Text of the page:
Saturday, August 09, 2008

The Sweet Truth

The ecstatic experience of eating something sweet is a metaphor for exploring the deeper mysteries of existence.

By Mary Taylor and Lynn Ginsburg

Why is the taste of something sweet so alluringly pleasurable? You bite into a chocolate truffle and you are filled with bliss. You long for the feeling to last forever. But eventually you must swallow, the sensation fades, and you're left longing for your next encounter with such happiness.

Sweets and the ecstatic feeling they provide are metaphors that frequently occur in ancient Indian philosophical texts. Food metaphors are used by the poets of the Vedas and Upanishads (the most ancient of Hindu philosophical texts) to describe the indescribable mystical experience, which, by definition, is beyond all thought, language, and concrete reference—a merging into pure consciousness. But these ancient Indian poets masterfully used language to evoke the mystical experience, pointing the way for those seekers who followed.

The Deeper Meaning of Food

Food metaphors are powerful for evoking the mystical experience: Food is the "staff of life" that sustains the universe, and food is the tangible foundation of every being's existence.

Because all people can viscerally experience the connection between food and

life, it serves as a potent metaphor for exploring the deeper mysteries of existence—it's a familiar door, opening onto the path of spiritual understanding. In efforts to address the more elusive questions such as "Who am I?", "Why am I alive?", and "What does it mean to be alive?", food as a metaphor became a common denominator that could speak to all people. Nectar (amrita) is one of the most frequently repeated food references in mystical texts. The meaning of the word is comparable to our modern definition of ambrosia: that which is sweet. But it also conveys a deeper meaning in Indian philosophy, as the nectar which confers immortality and final emancipation.

Nectar: The Payoff

The Vedas and Upanishads make explicitly clear that no matter how alluring the taste of nectar, it can only be gained by hard work and right intention. These texts strongly emphasize the relationship between sacrifice and the reward of amrita. Sacrifice can be both an actual ritual offering made by the Brahman priests, and a more figurative sacrifice that can take place on an internal level.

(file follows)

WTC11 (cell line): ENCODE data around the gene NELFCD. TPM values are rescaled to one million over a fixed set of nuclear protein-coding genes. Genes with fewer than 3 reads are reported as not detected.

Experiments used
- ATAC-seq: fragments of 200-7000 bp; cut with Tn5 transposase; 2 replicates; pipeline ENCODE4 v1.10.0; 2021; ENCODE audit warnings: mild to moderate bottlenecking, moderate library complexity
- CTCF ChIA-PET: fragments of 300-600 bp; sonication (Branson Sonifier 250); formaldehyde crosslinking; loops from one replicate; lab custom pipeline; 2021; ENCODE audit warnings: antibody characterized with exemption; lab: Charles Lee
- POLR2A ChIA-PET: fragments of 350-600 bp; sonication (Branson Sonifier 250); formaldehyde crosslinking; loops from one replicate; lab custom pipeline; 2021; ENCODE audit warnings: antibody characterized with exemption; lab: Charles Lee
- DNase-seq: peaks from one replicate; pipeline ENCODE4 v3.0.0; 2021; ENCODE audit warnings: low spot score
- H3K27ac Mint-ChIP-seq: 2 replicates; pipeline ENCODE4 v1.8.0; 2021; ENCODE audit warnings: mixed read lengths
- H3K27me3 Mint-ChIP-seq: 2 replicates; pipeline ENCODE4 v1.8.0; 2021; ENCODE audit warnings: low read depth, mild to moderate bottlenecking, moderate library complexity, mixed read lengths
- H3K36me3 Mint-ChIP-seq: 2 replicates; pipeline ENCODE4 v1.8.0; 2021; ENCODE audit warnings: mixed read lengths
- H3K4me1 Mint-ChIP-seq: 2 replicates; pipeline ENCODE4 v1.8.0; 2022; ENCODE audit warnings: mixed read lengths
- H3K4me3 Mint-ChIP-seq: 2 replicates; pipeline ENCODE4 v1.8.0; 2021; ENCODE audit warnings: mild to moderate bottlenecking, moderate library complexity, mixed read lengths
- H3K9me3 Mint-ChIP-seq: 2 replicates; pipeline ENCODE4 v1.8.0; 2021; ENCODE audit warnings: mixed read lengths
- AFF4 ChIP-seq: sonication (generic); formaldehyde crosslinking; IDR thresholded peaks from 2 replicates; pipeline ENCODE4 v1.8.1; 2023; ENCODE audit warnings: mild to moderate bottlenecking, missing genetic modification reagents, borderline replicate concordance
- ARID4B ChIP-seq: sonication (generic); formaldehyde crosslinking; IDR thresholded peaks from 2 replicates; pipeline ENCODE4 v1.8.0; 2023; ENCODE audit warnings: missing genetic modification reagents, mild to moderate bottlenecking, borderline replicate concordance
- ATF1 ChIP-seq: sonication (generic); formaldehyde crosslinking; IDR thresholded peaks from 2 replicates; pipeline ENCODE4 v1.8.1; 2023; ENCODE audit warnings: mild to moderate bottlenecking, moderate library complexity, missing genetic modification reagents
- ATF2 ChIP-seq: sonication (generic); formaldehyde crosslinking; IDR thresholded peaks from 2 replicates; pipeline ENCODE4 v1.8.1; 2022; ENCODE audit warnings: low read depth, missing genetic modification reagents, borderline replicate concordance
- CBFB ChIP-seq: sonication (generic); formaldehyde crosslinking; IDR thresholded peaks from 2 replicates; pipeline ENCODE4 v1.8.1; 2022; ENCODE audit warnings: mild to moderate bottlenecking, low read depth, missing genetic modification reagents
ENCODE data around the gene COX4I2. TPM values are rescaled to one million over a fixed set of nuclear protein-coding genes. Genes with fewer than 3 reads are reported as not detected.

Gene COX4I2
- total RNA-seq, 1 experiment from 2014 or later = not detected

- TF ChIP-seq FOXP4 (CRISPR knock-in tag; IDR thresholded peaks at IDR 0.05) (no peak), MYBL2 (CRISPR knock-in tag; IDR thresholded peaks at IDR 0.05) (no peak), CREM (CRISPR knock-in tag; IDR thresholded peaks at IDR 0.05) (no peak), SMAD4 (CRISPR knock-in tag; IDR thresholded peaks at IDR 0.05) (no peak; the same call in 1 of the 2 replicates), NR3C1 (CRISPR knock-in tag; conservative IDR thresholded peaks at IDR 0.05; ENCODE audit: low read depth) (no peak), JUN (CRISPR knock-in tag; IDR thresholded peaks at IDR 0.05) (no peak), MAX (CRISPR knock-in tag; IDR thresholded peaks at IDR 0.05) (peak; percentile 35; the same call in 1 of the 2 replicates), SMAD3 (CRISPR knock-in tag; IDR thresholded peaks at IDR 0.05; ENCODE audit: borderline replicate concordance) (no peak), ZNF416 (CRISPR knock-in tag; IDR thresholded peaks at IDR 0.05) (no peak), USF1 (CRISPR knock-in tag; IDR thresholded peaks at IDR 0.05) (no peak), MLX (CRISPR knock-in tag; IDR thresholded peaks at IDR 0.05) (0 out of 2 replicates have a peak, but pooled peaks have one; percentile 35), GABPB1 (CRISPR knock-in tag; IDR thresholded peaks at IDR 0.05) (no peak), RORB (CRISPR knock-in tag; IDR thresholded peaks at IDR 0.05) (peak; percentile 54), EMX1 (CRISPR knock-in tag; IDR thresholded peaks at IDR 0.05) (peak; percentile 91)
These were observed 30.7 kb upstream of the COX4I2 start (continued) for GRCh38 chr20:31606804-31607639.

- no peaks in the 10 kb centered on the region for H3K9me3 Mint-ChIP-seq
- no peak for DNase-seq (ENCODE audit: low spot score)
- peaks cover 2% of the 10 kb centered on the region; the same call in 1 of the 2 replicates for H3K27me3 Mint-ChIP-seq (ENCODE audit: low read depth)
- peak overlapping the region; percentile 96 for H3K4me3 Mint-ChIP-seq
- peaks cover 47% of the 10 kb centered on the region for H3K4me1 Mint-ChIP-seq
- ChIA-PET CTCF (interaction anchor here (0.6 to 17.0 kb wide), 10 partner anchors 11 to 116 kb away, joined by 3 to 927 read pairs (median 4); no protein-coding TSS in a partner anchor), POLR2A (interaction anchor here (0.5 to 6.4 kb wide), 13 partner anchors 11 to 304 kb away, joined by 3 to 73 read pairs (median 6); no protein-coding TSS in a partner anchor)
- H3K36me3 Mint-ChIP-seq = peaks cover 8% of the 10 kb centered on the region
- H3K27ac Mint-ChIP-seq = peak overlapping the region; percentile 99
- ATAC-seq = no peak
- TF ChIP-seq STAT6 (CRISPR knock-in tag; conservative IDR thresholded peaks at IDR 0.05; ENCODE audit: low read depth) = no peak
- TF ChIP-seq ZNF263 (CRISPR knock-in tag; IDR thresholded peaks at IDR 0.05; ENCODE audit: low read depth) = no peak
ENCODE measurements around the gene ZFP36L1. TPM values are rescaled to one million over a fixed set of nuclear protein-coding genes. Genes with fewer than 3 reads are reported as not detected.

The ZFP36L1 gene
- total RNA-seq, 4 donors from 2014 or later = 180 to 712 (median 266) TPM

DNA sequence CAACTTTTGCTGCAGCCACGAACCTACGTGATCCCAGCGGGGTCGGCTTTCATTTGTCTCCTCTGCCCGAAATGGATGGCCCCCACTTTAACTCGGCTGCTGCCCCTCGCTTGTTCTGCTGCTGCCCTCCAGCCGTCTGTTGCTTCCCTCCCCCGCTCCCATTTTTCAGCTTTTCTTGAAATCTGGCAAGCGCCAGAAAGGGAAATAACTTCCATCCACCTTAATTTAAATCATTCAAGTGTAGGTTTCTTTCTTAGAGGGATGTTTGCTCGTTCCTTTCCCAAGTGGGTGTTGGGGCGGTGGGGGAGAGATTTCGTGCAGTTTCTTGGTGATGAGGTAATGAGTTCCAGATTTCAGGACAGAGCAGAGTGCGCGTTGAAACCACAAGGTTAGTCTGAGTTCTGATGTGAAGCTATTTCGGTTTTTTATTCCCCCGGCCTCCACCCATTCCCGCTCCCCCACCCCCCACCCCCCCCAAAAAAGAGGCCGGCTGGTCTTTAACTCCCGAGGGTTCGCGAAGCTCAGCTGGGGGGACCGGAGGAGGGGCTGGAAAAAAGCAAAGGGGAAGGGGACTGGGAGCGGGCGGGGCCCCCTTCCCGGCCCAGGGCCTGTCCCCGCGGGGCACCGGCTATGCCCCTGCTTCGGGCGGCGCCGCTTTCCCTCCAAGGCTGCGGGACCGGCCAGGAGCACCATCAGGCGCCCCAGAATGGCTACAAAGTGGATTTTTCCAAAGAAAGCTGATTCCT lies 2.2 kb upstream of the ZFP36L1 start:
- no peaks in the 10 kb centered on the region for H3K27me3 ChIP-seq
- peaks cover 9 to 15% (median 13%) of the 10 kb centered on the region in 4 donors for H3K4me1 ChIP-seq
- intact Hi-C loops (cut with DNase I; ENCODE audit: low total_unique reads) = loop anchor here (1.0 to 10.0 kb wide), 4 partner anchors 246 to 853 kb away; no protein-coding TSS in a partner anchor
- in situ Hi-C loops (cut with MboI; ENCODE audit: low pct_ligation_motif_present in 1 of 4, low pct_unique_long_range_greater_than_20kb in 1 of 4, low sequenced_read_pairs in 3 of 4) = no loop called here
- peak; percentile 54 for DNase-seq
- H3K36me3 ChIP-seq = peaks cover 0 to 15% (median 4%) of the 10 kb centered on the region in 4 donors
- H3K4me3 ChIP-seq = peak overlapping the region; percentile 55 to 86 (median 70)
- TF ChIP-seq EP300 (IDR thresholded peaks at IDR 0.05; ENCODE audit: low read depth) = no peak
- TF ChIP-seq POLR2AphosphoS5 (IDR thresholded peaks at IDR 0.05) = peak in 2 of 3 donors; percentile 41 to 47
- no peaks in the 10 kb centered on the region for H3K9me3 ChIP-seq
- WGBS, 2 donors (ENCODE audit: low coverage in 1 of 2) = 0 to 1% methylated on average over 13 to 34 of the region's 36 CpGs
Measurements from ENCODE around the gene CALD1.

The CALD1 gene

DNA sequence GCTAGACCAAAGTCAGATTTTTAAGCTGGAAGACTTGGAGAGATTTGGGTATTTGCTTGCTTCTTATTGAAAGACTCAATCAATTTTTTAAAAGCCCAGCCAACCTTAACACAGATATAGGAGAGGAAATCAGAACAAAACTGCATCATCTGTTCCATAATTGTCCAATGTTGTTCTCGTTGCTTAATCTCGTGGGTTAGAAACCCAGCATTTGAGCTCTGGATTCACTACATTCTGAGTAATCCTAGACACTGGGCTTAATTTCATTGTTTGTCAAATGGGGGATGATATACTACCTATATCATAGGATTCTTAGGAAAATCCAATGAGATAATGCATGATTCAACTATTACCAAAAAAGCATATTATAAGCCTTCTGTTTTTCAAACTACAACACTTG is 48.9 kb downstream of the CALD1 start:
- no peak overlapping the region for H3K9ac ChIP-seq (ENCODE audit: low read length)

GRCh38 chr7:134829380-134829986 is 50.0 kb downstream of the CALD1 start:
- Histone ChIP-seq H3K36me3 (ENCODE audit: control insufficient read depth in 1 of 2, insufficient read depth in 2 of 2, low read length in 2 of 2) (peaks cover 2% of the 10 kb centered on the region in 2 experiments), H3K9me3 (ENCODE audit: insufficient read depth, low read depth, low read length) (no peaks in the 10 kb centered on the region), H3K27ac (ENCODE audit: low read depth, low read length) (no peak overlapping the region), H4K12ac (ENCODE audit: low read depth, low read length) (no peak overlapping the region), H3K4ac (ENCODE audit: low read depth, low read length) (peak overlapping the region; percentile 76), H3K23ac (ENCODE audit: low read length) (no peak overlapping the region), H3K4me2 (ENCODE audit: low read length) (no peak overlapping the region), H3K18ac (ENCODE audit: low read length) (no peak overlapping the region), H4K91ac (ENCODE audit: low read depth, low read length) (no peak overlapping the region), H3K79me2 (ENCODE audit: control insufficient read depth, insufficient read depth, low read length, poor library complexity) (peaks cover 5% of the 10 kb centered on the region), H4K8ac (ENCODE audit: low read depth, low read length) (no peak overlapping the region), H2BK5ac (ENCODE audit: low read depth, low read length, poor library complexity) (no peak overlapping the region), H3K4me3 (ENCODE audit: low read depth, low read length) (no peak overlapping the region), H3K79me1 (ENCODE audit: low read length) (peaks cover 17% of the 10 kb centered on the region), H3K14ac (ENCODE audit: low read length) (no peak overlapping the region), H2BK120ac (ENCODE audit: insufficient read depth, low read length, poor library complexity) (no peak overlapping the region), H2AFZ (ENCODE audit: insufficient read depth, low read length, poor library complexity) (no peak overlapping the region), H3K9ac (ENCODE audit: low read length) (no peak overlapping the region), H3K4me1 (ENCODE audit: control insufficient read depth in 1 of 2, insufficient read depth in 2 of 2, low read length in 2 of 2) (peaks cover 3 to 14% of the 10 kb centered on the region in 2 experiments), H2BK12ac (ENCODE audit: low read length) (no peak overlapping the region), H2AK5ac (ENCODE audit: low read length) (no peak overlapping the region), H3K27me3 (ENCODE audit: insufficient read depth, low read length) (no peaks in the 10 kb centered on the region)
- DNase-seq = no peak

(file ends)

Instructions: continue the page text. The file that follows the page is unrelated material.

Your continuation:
This figurative sacrifice must be made with an intention of utter devotion, with no thought to personal gain. Nectar as the reward for this type of sincere effort is yet another definition of amrita: "the residue of the sacrifice."

This notion of sacrifice and nectar differs from what many think of as sacrifice—a calculated self-denial: "If you give this up, you'll get something better in return." From the Vedic point of view, sacrifice is considered something that is offered, not lost. It is given without the expectation of receiving anything in return. This is a fourth definition of the multifaceted concept of nectar, as "wisdom that is gained without begging."

The Chandogya Upanishad is especially rich with food metaphors. We are told in the Chandogya that one who can learn the deepest mystical meaning of the chants, "becomes rich in food, an eater of food."

Similarly, we are told that "the hidden teachings are the honey producers. Brahman is the flower." When you make a great effort to penetrate the mystery of the highest goal, Brahman, by meditating upon its meaning, this effort is the sacrifice.

A Taste of Yoga

You can experience this understanding of sacrifice and nectar in your daily yoga practice. Whether it's a "good" yoga practice or a "bad" one, whether or not you are able to sustain your focus, you offer up the practice as your sacrifice. But when your actions aren't offered with a sense of sacrifice, but rather are motivated by a desire for personal gain, then you look to the actions themselves as the key to your reward. You start desiring a body that can be toned by asanas, or you want to develop increased flexibility as the nectar of your practice, missing out on the true amrita: the inner balance that the practice may offer.

In much the same way, people want the foods that they eat to do something for them. You want to be tantalized, entertained, or soothed. The result is searching for ever more intense sensations: You adore the saltiest olive spread, or turn to hotter and hotter salsas. You look for the perfect diet to maintain your body—one year it's the carbohydrate diet, and the next year it's protein. But eating food can also be performed as a sacrifice. A good way to start is by saying grace. By beginning your meal with a moment of introspection, you can drop your preconceptions about how the food will serve you. Instead you can set your intention to stay present and open to the tastes you encounter and the act of eating itself. This is an opportunity to connect to your role within the universe—life eating life to sustain life. Staying present in this way is hard work. This work, and your intention, constitute a sacrifice.

When you eat food without any expectation of the reward that a particular food will provide, you may win the great nectar of experiencing the deep connection to the mysteries of life itself. And once you start acquiring a taste for the sweetness of true nectar, you develop a hunger for truth that's hard to resist.

Mary Taylor has studied yoga and meditation since 1981 and has written three cookbooks. Lynn Ginsburg has studied yoga, vipassana, and Sanskrit since 1983. Her articles appear in Travel and Leisure and the Los Angeles Times. They are writing a book on women, food, and spirituality.


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